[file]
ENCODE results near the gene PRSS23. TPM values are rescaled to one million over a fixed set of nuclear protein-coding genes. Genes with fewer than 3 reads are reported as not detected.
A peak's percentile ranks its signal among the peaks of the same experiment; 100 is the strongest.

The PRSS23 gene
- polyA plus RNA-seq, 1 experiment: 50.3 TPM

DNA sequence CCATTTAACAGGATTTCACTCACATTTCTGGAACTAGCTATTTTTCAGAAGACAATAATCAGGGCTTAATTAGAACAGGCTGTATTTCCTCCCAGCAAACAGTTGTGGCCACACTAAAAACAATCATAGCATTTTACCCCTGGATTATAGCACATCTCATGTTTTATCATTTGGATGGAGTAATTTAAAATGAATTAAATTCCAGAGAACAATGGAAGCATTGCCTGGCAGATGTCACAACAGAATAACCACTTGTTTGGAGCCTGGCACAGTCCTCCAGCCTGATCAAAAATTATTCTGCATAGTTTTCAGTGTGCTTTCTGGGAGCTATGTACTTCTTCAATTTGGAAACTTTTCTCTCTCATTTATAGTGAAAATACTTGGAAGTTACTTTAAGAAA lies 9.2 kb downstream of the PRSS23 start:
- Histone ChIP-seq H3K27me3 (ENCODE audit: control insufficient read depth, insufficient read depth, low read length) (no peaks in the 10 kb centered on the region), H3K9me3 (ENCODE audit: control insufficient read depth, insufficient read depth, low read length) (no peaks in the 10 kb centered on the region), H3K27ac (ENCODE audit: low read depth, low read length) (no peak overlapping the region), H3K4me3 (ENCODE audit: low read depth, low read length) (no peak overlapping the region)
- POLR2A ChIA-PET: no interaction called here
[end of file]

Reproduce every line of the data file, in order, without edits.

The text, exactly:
ENCODE results near the gene PRSS23. TPM values are rescaled to one million over a fixed set of nuclear protein-coding genes. Genes with fewer than 3 reads are reported as not detected.
A peak's percentile ranks its signal among the peaks of the same experiment; 100 is the strongest.

The PRSS23 gene
- polyA plus RNA-seq, 1 experiment: 50.3 TPM

DNA sequence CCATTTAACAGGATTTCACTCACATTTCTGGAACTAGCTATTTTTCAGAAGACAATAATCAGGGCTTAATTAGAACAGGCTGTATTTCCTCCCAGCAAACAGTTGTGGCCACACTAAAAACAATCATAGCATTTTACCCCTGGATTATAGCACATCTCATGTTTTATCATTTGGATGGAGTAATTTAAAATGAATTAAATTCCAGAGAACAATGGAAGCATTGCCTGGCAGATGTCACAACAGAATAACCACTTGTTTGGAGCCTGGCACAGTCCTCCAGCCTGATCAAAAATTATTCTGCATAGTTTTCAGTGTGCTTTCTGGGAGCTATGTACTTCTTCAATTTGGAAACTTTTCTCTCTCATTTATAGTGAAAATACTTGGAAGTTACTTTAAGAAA lies 9.2 kb downstream of the PRSS23 start:
- Histone ChIP-seq H3K27me3 (ENCODE audit: control insufficient read depth, insufficient read depth, low read length) (no peaks in the 10 kb centered on the region), H3K9me3 (ENCODE audit: control insufficient read depth, insufficient read depth, low read length) (no peaks in the 10 kb centered on the region), H3K27ac (ENCODE audit: low read depth, low read length) (no peak overlapping the region), H3K4me3 (ENCODE audit: low read depth, low read length) (no peak overlapping the region)
- POLR2A ChIA-PET: no interaction called here